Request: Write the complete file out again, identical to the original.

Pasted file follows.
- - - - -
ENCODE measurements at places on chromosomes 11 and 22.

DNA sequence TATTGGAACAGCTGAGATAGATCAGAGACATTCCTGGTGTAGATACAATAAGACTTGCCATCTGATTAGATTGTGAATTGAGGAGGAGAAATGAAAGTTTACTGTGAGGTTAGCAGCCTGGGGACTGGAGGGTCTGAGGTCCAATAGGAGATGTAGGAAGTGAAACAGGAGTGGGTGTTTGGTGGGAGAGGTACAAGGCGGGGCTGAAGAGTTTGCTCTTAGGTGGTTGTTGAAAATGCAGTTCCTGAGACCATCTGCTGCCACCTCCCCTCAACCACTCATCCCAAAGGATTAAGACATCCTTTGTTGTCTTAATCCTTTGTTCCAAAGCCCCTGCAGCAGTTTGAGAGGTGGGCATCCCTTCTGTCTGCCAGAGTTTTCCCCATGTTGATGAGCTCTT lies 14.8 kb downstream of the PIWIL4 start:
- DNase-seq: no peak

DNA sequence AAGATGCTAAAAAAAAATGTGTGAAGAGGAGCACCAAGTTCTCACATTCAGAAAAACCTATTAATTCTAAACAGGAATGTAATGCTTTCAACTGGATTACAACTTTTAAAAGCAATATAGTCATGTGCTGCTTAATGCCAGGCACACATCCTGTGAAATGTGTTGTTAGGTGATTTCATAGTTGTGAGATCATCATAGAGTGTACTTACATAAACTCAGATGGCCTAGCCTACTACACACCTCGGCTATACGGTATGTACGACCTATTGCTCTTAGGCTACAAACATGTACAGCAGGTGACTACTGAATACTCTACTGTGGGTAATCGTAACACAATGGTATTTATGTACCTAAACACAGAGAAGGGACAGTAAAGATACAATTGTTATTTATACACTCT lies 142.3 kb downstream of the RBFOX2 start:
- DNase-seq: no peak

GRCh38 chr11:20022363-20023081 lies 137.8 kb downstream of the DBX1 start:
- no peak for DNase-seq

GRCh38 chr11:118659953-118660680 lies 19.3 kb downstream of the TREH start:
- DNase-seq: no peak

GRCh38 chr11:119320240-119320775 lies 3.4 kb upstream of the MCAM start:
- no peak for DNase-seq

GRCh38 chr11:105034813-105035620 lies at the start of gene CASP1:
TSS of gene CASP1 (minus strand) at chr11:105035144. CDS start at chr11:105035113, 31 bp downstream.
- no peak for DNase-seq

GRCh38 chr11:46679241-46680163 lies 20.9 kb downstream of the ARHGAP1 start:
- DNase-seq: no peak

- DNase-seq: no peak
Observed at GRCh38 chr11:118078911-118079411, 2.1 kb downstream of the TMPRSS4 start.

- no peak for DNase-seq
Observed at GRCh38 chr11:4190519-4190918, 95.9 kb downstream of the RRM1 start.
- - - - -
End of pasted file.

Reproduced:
ENCODE measurements at places on chromosomes 11 and 22.

DNA sequence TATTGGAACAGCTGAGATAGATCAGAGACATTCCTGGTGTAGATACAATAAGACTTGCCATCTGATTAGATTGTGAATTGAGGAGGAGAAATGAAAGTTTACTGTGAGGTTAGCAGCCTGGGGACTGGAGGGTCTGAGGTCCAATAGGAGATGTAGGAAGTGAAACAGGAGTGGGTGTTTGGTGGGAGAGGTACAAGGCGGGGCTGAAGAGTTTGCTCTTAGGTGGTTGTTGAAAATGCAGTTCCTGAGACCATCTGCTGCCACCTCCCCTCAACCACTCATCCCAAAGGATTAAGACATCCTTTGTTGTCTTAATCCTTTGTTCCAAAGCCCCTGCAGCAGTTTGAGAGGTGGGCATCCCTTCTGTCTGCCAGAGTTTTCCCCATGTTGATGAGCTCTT lies 14.8 kb downstream of the PIWIL4 start:
- DNase-seq: no peak

DNA sequence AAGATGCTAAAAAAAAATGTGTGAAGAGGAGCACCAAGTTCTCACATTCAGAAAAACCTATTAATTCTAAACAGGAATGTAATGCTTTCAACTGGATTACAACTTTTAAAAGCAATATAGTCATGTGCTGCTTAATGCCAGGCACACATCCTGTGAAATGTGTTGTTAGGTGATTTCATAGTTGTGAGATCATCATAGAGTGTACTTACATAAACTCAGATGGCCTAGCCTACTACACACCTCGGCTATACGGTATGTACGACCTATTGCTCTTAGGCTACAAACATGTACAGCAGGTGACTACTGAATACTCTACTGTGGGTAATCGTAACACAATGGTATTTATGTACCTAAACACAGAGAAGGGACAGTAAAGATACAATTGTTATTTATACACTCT lies 142.3 kb downstream of the RBFOX2 start:
- DNase-seq: no peak

GRCh38 chr11:20022363-20023081 lies 137.8 kb downstream of the DBX1 start:
- no peak for DNase-seq

GRCh38 chr11:118659953-118660680 lies 19.3 kb downstream of the TREH start:
- DNase-seq: no peak

GRCh38 chr11:119320240-119320775 lies 3.4 kb upstream of the MCAM start:
- no peak for DNase-seq

GRCh38 chr11:105034813-105035620 lies at the start of gene CASP1:
TSS of gene CASP1 (minus strand) at chr11:105035144. CDS start at chr11:105035113, 31 bp downstream.
- no peak for DNase-seq

GRCh38 chr11:46679241-46680163 lies 20.9 kb downstream of the ARHGAP1 start:
- DNase-seq: no peak

- DNase-seq: no peak
Observed at GRCh38 chr11:118078911-118079411, 2.1 kb downstream of the TMPRSS4 start.

- no peak for DNase-seq
Observed at GRCh38 chr11:4190519-4190918, 95.9 kb downstream of the RRM1 start.